Got a big idea that seems completely overwhelming? On the verge of throwing in the towel because you think you'll never make it? John Williams explains how to make a practical start on your grand plan.
You’ve got an idea you want to put into action – a way of getting paid to do the things you love or an idea for your own business.
But… it’s BIG. Too big.
It requires you to quit your job. Or it needs a lot of money. Or a whole team of people. Or premises. Or a huge technical build. Or it simply requires masses of time and energy (which you don’t have).
What do you do?
Has your answer ’til now been to put your idea back in a drawer and get on with your life? If so, you've got to start doing something different. Far too many people have good ideas fading away somewhere at the back at their minds, only for someone else to have the same idea and make a success of it!
There’s nothing wrong with having big ideas – a million-dollar business, a best-selling book, a national movement, or simply making a full-time living from something you love. It’s a useful skill to be able to take an idea and envision exactly how huge it could become. But you also need be to able to do the opposite and break it down into manageable chunks, starting with one you can begin right now.
Sure, you can go ‘big bang’ on your idea; go hell-for-leather and enlist all the people you need. Write a business plan and go search for funding. Or quit your job and bank everything on your first book being a hit. If that’s a style of operating that’s worked for you successfully in the past, and you’re comfortable with the risk involved, it may be right for you.
For the rest of us, though, the thought of biting it all off in one chunk is overwhelming. And that’s not helpful if it means we end up doing nothing.
Honey, I shrunk my idea
You don’t have to give up on your grand vision of a big business, national fame, or the most common desire – finding a way of making a full-time income from something you love doing. You can start small, test it out, improve it, then grow it and scale it towards your original vision.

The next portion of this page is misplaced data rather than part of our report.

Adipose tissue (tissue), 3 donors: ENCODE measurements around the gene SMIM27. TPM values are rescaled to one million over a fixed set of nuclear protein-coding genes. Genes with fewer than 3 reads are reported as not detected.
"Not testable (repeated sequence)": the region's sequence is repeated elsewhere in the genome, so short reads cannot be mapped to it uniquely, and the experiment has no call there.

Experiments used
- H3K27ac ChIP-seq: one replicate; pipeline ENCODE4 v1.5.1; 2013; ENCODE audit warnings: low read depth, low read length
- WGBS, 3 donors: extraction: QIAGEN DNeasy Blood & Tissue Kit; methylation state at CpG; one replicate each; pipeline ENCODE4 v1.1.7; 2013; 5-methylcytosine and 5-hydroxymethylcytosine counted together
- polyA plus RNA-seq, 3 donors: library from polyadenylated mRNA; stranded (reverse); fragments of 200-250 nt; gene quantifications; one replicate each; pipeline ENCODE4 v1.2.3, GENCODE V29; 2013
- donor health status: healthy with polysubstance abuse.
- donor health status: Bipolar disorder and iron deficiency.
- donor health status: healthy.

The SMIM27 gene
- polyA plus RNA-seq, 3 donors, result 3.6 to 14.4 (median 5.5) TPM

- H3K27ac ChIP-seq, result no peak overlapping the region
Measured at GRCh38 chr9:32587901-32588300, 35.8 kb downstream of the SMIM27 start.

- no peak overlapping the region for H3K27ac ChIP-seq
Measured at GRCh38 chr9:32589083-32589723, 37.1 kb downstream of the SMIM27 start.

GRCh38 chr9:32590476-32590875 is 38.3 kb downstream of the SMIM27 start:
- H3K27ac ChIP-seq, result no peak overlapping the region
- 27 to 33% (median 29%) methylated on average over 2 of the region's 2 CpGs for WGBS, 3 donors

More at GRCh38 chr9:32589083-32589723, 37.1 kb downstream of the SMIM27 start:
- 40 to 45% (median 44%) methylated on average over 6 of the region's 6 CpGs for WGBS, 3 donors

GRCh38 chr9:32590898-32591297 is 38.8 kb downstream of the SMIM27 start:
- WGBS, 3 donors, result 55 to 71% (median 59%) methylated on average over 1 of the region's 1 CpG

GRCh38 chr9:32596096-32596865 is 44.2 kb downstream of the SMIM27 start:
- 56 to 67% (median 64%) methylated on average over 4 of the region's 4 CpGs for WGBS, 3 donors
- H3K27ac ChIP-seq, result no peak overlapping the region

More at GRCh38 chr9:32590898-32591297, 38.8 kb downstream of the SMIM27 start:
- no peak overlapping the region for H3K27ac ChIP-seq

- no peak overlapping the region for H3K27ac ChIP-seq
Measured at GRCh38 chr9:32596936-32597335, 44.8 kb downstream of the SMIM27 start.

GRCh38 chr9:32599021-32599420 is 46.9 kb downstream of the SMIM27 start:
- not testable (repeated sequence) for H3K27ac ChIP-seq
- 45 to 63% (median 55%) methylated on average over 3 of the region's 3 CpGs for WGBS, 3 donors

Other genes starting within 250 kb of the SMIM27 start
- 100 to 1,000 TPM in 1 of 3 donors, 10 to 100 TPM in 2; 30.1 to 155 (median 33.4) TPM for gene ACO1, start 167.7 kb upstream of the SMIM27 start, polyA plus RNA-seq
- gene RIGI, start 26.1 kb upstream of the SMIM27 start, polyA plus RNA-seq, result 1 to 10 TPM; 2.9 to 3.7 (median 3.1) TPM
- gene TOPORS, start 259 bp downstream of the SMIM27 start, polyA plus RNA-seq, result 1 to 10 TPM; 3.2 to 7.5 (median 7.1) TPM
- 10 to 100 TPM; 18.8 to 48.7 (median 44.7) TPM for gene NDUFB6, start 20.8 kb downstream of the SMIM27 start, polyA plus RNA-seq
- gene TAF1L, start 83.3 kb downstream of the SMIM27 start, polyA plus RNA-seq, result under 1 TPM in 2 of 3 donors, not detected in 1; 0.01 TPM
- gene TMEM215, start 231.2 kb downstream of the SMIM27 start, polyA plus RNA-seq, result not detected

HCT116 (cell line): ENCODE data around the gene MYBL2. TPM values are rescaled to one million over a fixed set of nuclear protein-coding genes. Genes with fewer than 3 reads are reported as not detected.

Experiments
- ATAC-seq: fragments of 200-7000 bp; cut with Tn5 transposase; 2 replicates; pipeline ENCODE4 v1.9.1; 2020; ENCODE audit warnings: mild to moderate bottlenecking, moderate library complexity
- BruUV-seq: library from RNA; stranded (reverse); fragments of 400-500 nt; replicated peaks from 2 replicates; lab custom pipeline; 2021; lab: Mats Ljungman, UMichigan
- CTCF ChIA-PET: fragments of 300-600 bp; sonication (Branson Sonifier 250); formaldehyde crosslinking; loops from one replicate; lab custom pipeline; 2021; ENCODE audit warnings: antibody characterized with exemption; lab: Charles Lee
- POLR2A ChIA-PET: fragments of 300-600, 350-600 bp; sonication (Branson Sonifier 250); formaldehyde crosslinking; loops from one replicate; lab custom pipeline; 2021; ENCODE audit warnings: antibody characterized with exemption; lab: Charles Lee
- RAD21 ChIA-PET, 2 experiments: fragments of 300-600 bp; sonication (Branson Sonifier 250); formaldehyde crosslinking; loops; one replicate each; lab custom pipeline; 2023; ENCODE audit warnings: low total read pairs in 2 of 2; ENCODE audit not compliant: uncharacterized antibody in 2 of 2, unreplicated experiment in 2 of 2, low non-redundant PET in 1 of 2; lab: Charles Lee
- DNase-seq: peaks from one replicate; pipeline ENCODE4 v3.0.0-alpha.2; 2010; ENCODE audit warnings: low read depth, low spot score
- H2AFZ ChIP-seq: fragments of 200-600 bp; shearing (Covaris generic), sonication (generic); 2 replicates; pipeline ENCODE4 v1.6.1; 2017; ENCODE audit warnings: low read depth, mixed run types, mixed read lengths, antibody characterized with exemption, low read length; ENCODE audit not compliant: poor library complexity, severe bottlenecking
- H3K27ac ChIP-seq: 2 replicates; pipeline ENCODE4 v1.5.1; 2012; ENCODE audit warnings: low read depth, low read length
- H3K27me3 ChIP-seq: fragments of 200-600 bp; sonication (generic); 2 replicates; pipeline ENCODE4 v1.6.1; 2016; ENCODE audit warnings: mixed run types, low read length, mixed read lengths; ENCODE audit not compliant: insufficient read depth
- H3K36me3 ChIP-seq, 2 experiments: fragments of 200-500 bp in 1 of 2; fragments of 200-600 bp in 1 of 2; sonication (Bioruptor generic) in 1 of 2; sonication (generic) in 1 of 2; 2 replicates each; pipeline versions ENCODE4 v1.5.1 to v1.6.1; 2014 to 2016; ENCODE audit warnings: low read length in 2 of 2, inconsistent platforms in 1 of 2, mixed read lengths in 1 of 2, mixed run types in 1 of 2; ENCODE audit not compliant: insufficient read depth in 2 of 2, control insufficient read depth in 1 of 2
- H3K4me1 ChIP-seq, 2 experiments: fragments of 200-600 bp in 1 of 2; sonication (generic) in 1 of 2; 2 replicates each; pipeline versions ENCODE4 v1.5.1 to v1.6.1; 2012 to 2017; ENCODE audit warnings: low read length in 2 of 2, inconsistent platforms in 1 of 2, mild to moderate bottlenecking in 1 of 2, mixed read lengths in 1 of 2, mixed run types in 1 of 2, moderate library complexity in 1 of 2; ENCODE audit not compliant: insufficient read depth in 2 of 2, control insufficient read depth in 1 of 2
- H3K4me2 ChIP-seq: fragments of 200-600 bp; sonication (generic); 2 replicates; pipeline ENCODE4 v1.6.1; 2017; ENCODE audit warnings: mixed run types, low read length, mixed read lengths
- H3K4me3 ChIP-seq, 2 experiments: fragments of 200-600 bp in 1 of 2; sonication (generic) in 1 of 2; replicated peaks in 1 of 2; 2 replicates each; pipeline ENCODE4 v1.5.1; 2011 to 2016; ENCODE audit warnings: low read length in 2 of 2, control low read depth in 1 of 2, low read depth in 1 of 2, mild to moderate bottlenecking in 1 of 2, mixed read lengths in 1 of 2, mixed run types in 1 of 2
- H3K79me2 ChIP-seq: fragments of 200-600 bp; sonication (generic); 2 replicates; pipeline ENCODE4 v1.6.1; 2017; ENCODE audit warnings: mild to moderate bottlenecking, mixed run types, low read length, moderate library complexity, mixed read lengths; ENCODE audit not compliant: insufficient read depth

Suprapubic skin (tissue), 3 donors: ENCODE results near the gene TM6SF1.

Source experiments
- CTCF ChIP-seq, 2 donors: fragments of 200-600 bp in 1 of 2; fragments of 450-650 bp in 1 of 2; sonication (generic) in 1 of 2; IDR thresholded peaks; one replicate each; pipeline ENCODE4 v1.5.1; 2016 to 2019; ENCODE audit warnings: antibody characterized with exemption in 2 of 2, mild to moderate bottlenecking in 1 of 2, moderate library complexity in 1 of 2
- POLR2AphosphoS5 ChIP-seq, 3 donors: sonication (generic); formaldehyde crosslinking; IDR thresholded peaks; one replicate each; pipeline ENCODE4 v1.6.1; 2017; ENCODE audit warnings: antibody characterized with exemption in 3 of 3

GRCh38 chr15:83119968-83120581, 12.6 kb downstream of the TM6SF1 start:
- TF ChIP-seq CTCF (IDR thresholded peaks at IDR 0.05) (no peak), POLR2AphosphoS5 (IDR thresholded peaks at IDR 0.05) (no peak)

You just need to think like a 'player', not a worker. You have to be willing to play it out one step at a time – even if you don’t know exactly where it will take you and you can’t yet see how it can make you a full-time income. You’d be surprised how many successful ideas and businesses started out like this! (It’s a lot of fun too)
- Design a 30 day ‘Play Project’ that immerses you in making your idea happen (or at least some part of it).
- Since you’re not trying to create your whole vision yet but just a part of it, centre the project on the bit that you find most exciting. If you want to be a public speaker, go and speak! Don’t spend the first 30 days building a website for your future speaking career.
- Make sure the project produces something you can share – some tangible result, not just 30 days of sitting and googling!
- Set a deadline in 30 days’ time to share your result with others. Show it to your friends, put it on your blog, tweet or facebook it. Share photos, recordings, videos on YouTube.
- Start doing it – a little every day if you’re fitting it around your current work. Don’t wait for hours of free time to magically open up in your diary.
- When you complete it, look at how you could take it further. If it didn’t work out the way you’d hoped, adjust your approach to give you more of the results you want and launch your next Play Project. Each one can build on the results of the last. At the end of every one, you’ll have something real to show for it – the kind of stuff that opens doors to even bigger opportunities.
So, what do you want to do? Here are some example play projects to give you some ideas.
- Want to write a book? Write the outline and one chapter. Or, start writing about your topic on a blog. If you want to be a novelist, you might start with a short story. Send it to some friendly readers.
- Want to be a public speaker? Go to Toastmasters, learn some of the basics and set a deadline to give your first talk of 5-10 minutes at one of the meetings.
- Got a business idea? Start blogging about the area or the problem you want to help with. Interview people and experiment with possible solutions. If you’re selling your own services, aim to get your first piece of work within 30 days, even if it’s at a reduced fee for a friend or colleague.
- Got a grand website idea? If it’s based around content you’re creating, create the site first in WordPress. If it’s more interactive than that, see if there’s a commercial system you can use to test the idea out. For example, if you want to create your own social network, use NING before you custom build a whole system.
- Want to be a declutter consultant or a personal stylist or interior designer? Go and volunteer to do it for a friend first – either for free or for a reduced fee.
- Want to be a standup comic? Don’t just go to see standup shows; do a course where you stand up and perform!
- If you want to launch a national campaign or change the world, create a Facebook group for your cause and then create an event that people can take part in to build a buzz.
How could you trial out one or two of your career change ideas on a small scale within 30 days? Leave a comment below.